When the tea came, there were three cups, as well as my Coke. I again refused the tea, pushing it away. I also could have left at this point since my coke was in a can, but I didn’t. I think that they sensed I was not happy and they called for the bill the moment they had finished their drinks.

I knew before the waitress even put the bill on the table that it wasn’t going to be good. Sure enough, 810RMB (TL236/$169NZD). That was 30RMB for my overpriced can of coke, 90RMB each for the two girls and their cups of tea, and a 600 RMB service charge. The main girl said, “Let’s split the bill, it’s what Chinese girls out for a drink do.

”Which is bullshit, because in Chinese culture the ‘HOST’, or person who suggests the meal or drink always pays. Her idea of ‘splitting the bill’ was for me to pay 50%. I angrily informed them that I hadn’t drunk the tea, and that I was only prepared to pay for my Coke.

Up until this point I had thought that I was safe. I’d only ordered a (very expensive) coke but I was prepared to walk away from that, lesson learned. But no: this is where the real trap lay: the 600 RMB ‘service charge’. Apparently, we had been given a special room and received special service.

I teach English for Hospitality, so I can tell you now that there was nothing special about the service. I refused, but the waitress was blocking the door. In the end I handed over 200RMB (less than my third, but thoroughly scammed for 170RMB), pushed past the waitress and left the building.

Behind me, as I left, one of the girls called out “Wait! We could have dinner together. We will go somewhere cheap!” I laughed, mostly at myself, and kept walking.

I can laugh at this now, but my pride has taken a blow. I’m not a stupid person, yet I fell for a relatively simple scam. I guess the best scams work because they take advantage of human nature – tourists usually want to interact with local people, and most people have a sense of politeness that stops them from getting angry and arguing in bad situations. And a part of me thought that maybe, just maybe, the girls could have been genuine. In which case, I would have been being very rude.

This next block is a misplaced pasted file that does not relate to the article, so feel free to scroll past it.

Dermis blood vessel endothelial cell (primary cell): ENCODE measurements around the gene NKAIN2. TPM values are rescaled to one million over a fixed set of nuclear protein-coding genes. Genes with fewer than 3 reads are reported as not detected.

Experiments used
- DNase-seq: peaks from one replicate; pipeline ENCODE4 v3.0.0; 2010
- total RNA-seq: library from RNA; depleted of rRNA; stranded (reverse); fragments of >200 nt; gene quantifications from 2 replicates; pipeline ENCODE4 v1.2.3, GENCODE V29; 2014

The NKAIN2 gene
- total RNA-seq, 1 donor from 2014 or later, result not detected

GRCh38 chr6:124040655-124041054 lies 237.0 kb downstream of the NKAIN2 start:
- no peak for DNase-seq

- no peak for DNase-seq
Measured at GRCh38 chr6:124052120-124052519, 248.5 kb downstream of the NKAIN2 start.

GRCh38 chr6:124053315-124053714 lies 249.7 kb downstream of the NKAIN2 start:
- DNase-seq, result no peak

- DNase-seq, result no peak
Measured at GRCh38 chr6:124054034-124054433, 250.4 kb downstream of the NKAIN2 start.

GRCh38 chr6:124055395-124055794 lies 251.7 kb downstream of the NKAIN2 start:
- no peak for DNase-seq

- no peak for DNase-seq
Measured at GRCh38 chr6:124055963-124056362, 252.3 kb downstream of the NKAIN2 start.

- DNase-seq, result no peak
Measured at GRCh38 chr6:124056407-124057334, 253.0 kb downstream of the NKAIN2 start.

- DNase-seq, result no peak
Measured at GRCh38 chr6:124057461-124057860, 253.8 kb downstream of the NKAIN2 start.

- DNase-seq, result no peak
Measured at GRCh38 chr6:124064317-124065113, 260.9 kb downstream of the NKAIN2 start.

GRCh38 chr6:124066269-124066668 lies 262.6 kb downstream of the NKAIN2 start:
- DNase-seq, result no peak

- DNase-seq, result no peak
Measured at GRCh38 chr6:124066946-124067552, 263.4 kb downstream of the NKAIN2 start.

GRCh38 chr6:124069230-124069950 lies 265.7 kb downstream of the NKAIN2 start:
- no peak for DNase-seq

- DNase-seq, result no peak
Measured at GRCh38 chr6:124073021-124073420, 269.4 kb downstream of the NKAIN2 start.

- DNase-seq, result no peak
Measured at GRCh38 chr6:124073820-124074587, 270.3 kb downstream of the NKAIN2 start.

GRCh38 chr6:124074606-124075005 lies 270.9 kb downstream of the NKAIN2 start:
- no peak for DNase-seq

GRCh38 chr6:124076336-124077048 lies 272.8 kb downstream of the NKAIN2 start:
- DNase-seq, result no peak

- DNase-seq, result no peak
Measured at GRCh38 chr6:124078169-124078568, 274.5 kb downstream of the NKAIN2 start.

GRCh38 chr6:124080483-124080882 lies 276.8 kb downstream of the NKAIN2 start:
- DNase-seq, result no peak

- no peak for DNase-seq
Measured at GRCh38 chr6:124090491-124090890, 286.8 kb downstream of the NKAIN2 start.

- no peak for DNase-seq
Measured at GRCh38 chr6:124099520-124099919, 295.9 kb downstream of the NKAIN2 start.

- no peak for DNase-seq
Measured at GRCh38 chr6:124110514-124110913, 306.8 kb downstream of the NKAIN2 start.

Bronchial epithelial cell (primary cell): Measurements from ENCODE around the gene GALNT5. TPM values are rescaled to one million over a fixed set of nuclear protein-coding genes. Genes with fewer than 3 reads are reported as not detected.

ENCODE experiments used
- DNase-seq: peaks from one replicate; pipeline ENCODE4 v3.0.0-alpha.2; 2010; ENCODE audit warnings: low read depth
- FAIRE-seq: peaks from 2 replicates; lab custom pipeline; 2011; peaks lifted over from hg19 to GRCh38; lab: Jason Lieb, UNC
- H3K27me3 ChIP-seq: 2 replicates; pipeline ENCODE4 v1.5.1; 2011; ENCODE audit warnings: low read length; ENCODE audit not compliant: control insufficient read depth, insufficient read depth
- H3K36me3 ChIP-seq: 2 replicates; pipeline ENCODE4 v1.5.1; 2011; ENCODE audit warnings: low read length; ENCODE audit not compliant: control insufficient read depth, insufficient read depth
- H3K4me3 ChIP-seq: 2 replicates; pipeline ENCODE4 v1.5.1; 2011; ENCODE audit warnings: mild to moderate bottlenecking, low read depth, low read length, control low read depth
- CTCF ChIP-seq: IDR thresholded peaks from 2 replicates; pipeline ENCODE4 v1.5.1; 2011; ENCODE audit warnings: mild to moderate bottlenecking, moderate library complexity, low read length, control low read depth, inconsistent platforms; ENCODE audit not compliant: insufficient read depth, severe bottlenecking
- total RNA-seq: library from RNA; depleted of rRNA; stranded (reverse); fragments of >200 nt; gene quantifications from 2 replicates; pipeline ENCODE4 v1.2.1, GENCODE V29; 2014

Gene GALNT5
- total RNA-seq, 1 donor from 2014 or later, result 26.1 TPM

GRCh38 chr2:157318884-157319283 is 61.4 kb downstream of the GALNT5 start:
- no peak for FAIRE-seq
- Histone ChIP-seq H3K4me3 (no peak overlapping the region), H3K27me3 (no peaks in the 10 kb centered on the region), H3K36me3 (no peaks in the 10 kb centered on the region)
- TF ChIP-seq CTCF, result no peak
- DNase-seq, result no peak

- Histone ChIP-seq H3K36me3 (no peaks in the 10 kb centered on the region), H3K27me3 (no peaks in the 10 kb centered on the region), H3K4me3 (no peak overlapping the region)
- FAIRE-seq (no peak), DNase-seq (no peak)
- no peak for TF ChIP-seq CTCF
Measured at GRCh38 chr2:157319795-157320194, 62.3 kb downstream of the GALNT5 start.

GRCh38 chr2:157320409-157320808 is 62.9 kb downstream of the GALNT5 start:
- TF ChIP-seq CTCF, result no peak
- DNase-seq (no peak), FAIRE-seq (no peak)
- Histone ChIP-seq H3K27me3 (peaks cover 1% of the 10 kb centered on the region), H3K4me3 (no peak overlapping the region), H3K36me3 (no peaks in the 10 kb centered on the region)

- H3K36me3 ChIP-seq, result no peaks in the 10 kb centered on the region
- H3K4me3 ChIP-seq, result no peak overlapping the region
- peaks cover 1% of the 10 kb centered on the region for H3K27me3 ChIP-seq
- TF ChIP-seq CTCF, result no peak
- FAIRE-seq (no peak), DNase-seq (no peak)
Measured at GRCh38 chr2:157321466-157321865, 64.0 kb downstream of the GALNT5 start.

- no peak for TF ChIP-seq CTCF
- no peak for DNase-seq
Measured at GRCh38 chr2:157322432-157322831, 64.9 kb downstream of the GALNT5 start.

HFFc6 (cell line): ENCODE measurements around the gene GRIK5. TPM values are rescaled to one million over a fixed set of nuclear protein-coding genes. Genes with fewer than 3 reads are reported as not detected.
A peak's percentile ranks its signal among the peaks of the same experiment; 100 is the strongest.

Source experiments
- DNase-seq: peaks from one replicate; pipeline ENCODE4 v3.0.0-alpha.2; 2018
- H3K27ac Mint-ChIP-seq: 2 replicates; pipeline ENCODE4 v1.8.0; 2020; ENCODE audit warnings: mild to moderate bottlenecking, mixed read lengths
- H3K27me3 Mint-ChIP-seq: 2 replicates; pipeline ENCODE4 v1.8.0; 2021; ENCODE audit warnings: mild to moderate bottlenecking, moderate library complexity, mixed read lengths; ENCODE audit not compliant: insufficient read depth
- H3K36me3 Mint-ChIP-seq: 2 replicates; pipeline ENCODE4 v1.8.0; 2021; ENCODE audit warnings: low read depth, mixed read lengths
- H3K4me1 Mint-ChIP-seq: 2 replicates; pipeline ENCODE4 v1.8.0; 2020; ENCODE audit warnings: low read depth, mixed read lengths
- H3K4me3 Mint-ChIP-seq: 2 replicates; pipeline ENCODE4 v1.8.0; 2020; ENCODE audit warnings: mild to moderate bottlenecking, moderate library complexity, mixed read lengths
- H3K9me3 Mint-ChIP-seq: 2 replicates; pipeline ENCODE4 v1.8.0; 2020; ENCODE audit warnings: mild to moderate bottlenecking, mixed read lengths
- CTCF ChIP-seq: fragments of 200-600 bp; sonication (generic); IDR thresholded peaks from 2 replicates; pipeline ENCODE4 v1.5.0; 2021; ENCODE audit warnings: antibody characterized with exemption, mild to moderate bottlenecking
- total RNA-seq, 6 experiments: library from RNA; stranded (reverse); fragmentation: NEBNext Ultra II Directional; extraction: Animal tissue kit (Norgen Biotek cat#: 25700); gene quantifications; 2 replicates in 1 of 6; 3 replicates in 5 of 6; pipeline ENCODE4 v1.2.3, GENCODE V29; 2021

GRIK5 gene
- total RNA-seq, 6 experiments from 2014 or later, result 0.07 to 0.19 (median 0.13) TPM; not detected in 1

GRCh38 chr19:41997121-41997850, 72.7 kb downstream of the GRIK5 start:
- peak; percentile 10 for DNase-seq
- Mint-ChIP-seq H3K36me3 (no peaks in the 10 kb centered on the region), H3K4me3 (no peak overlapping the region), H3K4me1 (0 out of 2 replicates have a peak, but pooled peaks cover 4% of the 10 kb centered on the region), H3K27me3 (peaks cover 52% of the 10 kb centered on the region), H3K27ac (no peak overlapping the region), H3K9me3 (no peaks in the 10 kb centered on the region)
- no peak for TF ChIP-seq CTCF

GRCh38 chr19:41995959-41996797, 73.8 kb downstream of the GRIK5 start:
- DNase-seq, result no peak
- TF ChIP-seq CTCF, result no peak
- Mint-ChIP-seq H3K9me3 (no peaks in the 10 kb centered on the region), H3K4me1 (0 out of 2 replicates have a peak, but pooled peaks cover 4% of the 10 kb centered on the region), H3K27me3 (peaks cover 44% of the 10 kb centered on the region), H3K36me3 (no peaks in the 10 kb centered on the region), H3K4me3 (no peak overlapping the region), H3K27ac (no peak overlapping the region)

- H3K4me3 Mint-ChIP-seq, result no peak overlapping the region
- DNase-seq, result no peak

When I got back home, I realised how lucky I had been (in a way). I paid out a lot less money than other people have been tricked into paying. No more money than I would pay having dinner and a few drinks on a Friday night with a few friends in Auckland. On the internet there are hundreds of stories, just like mine, some even worse. One blogger was so angry she punched one of the Chinese scammers in the face and ran away. Good on her!

Now I know, so I will not be fooled again. Part of me would like to go back and get revenge. Carry a wallet with no money in it and an expired credit card and explain to the girls that I need a ‘loan’ and that I can’t pay today…

Seems like a good plan to me! But they are the experts…

Is there a lesson in this? Definitely! It is not a lesson in not trusting people – we must trust sometimes, or travel would be no fun at all. For me, I think that it is about listening to the voice in your head. If it gives you a warning it is probably right!

3 Yorumlar

  1. Scamming In Wadi Rum. Wadi Rum Desert Camps Fool Tourists

    Most of the “camps” in Wadi Rum listed on the Internet (TripAdvisor, Routard, etc.) don’t actually exist. Their “owners” together with the help of their girlfriends, who write and speak good English, create a fake website and post a lot of self-promoting reviews in order to attract naive tourists. As a result, travellers find themselves in trouble and get scammed.

    That is why, before going to Wadi Rum, insist the desert camps on sending you a scanned copy of their license, as 99.9% of them don’t have one.

    Have this in mind before booking any tour, and don’t let Bedouins fool you with fake reviews and nemorous self-compliments.


  2. we have been warned about this kind of scams when we were in Bejing especially.(on Wangfujing street) I am glad that you walked away without any trouble….Enjoying your posts in Kemal’s web page..Keep writing….